The contractor also maintains that applying the HIA to a case such as this does not accord with the legislature's intent in passing the act. He says the act protects the homeowner by invalidating any contract that did not adhere to the act's requirements but that no purpose is served by applying the act to construction work performed pursuant to the 203(k) program where the program has its own safeguards for protecting the consumer, since the work must be inspected and approved by a HUD consultant and the final payment of the contract cannot be made unless the homeowner states in writing that the work is complete and the consultant agrees. It is the plaintiff's position that to hold him to the HIA would be a great injustice when the plaintiff is not even being faulted for drafting an improper contract but for signing a contract that was presented to him by a homeowner acting through a federally approved consultant.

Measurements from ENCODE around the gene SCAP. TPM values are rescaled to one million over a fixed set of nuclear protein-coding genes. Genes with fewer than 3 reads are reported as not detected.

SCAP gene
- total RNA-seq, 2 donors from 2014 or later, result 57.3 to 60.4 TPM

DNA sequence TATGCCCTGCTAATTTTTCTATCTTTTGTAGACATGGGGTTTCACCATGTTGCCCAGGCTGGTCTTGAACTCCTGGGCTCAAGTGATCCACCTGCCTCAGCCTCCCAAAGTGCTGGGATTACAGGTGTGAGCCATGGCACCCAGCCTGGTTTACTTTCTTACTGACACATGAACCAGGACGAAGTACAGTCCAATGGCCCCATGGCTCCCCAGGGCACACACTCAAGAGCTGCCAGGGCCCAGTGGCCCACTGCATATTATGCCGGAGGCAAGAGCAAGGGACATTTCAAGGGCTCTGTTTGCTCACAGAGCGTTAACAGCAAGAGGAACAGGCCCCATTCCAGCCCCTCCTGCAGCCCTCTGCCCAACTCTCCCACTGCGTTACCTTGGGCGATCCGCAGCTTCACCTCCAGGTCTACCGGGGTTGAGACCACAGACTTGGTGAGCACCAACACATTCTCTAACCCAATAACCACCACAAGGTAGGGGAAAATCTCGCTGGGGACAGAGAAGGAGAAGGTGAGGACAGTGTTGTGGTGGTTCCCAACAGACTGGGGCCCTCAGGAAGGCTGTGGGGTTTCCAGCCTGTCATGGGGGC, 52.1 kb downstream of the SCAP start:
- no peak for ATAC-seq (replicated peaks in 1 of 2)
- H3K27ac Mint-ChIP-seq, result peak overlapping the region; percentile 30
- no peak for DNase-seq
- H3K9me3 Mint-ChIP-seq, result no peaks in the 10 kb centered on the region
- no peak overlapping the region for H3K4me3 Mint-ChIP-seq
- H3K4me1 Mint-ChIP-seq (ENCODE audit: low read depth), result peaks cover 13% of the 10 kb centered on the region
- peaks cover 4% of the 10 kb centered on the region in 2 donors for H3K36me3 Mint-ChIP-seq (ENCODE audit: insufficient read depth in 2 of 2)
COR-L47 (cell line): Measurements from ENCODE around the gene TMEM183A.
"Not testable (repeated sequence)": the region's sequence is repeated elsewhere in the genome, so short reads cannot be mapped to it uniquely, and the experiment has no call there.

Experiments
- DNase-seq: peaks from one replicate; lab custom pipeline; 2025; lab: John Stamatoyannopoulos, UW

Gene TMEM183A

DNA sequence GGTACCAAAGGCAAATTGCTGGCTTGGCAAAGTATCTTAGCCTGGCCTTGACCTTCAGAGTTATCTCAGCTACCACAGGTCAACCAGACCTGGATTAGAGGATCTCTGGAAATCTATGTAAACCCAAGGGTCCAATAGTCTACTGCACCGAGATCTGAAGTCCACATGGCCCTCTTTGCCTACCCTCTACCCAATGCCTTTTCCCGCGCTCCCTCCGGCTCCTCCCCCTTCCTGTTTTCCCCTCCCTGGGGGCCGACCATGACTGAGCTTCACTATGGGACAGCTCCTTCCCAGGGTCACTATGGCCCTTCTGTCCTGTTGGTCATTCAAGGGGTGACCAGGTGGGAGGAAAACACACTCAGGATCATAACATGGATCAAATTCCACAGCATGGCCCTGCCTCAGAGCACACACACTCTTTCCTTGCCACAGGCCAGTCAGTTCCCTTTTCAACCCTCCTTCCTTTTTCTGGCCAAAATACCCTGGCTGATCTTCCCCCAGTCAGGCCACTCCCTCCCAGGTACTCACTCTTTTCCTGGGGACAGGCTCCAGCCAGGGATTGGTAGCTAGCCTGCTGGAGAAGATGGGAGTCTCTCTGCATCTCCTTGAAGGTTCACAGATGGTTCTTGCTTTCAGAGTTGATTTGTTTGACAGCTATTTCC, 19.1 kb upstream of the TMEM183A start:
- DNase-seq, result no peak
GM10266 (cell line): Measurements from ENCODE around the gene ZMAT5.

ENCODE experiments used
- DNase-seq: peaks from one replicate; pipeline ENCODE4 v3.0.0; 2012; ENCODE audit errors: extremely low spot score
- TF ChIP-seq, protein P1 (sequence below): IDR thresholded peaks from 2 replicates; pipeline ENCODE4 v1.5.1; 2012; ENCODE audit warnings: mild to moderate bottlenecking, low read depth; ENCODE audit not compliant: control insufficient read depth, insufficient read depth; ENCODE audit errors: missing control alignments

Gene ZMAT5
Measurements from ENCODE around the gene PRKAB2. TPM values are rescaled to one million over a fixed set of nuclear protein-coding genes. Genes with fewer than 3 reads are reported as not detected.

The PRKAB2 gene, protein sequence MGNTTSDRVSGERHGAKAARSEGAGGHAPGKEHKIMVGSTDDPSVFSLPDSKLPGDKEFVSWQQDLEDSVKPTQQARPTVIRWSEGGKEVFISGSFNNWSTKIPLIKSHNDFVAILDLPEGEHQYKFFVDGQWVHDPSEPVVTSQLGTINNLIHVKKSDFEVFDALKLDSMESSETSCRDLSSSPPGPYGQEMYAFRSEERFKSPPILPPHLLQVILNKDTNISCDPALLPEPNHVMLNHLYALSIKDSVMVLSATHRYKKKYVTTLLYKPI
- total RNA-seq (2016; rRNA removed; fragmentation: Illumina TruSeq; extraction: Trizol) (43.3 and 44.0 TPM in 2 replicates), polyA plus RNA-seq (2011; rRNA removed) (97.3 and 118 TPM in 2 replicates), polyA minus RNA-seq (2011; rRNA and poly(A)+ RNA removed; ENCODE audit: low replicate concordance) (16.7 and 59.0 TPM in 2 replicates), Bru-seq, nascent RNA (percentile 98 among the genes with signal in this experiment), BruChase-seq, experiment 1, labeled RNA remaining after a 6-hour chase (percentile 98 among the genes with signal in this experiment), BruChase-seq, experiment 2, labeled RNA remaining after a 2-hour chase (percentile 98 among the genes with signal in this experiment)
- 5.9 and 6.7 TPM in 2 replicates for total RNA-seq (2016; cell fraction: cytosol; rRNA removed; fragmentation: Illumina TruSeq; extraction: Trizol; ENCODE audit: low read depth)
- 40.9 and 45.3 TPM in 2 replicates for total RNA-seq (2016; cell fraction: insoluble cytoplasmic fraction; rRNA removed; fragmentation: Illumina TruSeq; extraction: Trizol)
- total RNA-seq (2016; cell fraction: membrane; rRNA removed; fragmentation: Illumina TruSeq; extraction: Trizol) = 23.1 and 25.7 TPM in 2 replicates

It is the opinion of this court that the federal government, acting through the HUD program, does not preempt application of the Connecticut Home Improvement Act. The HIA "is a remedial statute that was enacted for the purpose of providing the public with a form of consumer protection against unscrupulous home improvement contractors." Wright Brothers Builders, Inc. v. Dowling, 247 Conn. 218, 231 (1998). The HUD 203(k) program is an insurance program which provides protection for the lender not the borrower. This insurance is provided to induce lenders to loan money for the rehabilitation and construction of older property within certain limitations. Each program stands alone. One does not conflict with the other. While not directly...